Table 16BRAIN AND CNS CANCER: investigations

AuthorSettingDescriptionNo.InclusionExclusionResultsGold StdQuality
Becker et al Part 1 1993US and CanadaA study to investigate the reasons for clinicians in primary care ordering CT scans and the results obtained.58 practices

349 CT scans were ordered.
Most scans were ordered because the clinician believed that a tumour (49%) or a subarachnoid haemorrhage (9%) might be present. 59 were ordered because of patient expectation or medicolegal concerns. Of the 293 reports reviewed, 14 indicated a tumour, a subarachnoid haemorrhage, or a subdural haematoma. Two of the 14 (14%) were false positives. 44 (15%) of the reports noted incidental findings of questionable significance. It was concluded that because there are no clear guidelines for the use of CT for the investigation of headache, physicians must exercise good clinical judgement in their attempts to identify treatable disease in a cost-effective manner.
Becker et al Part 2 1993This study was undertaken to determine the incidence and presenting signs and symptoms of intracranial tumour, subarachnoid haemorrhage, and subdural haematoma in primary care settings, and to determine whether a more aggressive investigative strategy for patients with headache is justifiable.
Weekly return cards and a chart audit were used to collect data over a 19 month period on every patient who had a new diagnosis of intracranial tumour, subarachnoid haemorrhage, or subdural haematoma
25 new tumours, 17 subarachnoid haemorrhages, and eight subdural haematomas were reported in 58 practices (a rate of 12/100,000 patients per year). Only half of these patients had headaches, and no abnormalities were found on neurological examination of many. Diagnosis was delayed in only four patients with headache caused by a brain tumour and in three patients with subarachnoid haemorrhages. Diagnosis was delayed in two of the latter because of false negative CT scans.
Consensus Conference 1982At the National Institutes of Health (NIH), the Consensus Development Conference brings together investigators in the biomedical sciences, clinical investigators, practising physicians, and consumer and special-interest groups to make a scientific assessment of technologies, including drugs, devices, and procedures, and to seek agreement on their safety and effectivenessIt was concluded that CT should not be employed as a routine screening procedure when a low diagnostic yield is anticipated. In general, patients with headache should be considered for CT scanning only if the symptom is severe, constant, unusual, or associated with abnormal neurological signs. In infants and children, CT is useful as a primary diagnostic tool in the evaluation of intracranial haemorrhage and mass lesions. CT is not necessary in evaluating conditions of the majority of children with headaches because the occurrence of a surgically treatable lesion is extremely low. The clinical situation must, in each case, be considered individually.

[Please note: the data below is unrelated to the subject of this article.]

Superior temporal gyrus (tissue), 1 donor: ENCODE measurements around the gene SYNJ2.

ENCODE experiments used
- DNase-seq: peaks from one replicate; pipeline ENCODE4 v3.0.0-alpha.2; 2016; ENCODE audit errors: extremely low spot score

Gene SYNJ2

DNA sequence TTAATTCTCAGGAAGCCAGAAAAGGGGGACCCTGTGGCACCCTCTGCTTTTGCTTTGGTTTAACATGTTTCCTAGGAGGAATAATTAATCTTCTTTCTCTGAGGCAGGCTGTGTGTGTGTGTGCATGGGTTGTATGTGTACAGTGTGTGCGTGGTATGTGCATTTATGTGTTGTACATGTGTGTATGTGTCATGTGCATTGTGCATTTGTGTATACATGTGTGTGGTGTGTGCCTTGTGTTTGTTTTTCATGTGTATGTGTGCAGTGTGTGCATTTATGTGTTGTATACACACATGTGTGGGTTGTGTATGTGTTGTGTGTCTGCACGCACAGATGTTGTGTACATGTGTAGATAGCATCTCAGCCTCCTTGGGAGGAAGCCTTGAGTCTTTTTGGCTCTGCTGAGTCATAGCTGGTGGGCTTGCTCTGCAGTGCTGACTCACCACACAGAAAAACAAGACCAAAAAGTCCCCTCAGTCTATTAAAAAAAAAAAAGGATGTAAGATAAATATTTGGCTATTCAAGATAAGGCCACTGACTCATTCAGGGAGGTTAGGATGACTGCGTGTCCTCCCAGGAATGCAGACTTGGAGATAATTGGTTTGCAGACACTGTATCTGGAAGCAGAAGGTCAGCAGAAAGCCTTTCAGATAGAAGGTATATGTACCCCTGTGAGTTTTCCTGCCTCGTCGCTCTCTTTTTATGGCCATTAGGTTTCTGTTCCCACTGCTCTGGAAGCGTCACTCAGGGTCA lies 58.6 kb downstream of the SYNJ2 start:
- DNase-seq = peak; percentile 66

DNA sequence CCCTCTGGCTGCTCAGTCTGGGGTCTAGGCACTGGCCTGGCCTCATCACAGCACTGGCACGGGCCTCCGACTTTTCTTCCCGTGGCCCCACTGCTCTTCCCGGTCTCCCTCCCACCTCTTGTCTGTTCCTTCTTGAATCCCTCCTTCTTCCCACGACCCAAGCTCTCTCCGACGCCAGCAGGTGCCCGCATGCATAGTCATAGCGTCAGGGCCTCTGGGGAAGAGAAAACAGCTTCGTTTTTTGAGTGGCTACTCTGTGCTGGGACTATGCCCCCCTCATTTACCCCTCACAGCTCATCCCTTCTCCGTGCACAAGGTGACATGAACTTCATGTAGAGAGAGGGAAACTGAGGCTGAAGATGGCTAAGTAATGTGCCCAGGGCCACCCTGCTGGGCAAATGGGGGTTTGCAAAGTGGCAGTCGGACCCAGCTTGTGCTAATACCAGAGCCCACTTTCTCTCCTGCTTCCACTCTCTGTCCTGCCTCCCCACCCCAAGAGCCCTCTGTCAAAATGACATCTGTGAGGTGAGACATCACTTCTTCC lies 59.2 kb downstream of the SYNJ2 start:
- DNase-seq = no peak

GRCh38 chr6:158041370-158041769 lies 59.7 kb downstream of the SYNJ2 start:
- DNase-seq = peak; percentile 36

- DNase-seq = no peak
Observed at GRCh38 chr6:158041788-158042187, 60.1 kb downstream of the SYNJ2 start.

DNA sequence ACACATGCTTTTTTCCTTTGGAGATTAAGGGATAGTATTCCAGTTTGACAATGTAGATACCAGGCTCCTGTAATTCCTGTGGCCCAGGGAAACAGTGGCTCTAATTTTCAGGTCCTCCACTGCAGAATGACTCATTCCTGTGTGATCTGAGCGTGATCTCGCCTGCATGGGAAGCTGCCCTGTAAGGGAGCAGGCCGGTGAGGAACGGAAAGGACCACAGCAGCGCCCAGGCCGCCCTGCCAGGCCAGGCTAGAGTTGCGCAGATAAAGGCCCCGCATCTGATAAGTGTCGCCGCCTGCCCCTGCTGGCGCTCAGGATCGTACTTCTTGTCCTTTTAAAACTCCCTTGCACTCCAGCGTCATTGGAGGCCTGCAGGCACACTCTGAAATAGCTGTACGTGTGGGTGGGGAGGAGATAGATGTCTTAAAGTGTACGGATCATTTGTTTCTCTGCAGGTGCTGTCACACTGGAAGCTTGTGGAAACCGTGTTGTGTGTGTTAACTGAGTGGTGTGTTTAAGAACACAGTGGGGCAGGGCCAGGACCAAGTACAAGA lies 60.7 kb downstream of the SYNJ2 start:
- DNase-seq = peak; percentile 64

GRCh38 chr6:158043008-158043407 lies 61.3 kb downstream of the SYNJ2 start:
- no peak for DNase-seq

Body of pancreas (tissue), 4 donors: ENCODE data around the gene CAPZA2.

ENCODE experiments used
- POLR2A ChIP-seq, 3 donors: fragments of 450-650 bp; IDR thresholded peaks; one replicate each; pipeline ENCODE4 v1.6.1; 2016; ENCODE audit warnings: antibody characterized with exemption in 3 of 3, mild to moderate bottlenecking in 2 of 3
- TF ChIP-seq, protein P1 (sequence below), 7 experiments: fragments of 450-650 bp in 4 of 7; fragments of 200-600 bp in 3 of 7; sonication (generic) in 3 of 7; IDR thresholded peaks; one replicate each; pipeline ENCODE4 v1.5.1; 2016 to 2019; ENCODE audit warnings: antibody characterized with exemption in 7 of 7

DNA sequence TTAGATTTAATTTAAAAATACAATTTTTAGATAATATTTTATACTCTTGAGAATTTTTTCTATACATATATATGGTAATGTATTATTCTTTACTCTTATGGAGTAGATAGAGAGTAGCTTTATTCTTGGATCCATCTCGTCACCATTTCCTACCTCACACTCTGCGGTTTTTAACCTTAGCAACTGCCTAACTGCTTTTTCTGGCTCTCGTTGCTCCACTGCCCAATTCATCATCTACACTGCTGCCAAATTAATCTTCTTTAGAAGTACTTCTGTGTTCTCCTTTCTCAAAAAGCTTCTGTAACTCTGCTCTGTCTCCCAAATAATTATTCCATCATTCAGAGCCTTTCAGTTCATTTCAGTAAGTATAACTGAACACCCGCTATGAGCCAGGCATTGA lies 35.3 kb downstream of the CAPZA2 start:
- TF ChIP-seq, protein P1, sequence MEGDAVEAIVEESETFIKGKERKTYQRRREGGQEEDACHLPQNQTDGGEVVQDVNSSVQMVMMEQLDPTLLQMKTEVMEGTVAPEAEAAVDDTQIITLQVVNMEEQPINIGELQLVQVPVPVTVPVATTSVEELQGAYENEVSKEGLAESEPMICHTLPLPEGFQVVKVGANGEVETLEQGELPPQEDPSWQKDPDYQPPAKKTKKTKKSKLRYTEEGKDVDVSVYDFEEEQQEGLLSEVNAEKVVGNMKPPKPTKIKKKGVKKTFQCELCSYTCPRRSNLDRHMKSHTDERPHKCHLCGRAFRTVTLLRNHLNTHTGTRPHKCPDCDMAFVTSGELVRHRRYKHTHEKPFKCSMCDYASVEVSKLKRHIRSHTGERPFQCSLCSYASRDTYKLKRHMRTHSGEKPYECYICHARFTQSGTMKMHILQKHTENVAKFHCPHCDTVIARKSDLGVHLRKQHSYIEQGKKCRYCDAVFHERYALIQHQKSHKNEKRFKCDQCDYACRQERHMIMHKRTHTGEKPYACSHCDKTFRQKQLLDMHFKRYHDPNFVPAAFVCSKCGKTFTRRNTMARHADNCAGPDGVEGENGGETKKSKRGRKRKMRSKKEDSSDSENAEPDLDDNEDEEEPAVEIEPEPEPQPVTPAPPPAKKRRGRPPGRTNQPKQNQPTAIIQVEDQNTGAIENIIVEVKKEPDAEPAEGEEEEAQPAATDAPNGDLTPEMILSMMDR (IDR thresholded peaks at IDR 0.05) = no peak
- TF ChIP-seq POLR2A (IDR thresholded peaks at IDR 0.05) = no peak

Larson et al 1980A careful history and physical and neurological examinations were adequate screens to detect intracranial mass lesions or systematic disease associated with headache161 patientsIn patients with normal findings from neurological examination, no clinically important abnormalities were detected by CT, skull X-ray, angiography, or nuclide brain scan. The cost of finding a case of brain tumour was estimated to be at least $1,265 for patients with abnormalities on neurological examination and $11,901 for patients with normal findings on neurological examination. Neurodiagnostic evaluation of headache patients with normal findings from neurological examination is expensive and was clinically unrewarding in this series.A careful history and physical and neurological examinations were adequate screens to detect intracranial mass lesions or systematic disease associated with headache

From: Appendix B, Evidence Tables

Cover of Referral Guidelines for Suspected Cancer in Adults and Children
Referral Guidelines for Suspected Cancer in Adults and Children [Internet].
NICE Clinical Guidelines, No. 27.
Clinical Governance Research and Development Unit (CGRDU), Department of Health Sciences, University of Leicester.
Copyright © 2005, National Collaborating Centre for Primary Care.

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